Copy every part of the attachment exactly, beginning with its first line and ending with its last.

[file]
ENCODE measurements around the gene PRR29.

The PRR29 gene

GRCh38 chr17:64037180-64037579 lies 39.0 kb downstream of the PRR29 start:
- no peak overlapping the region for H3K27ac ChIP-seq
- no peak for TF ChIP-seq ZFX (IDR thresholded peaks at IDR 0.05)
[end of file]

ENCODE measurements around the gene PRR29.

The PRR29 gene

GRCh38 chr17:64037180-64037579 lies 39.0 kb downstream of the PRR29 start:
- no peak overlapping the region for H3K27ac ChIP-seq
- no peak for TF ChIP-seq ZFX (IDR thresholded peaks at IDR 0.05)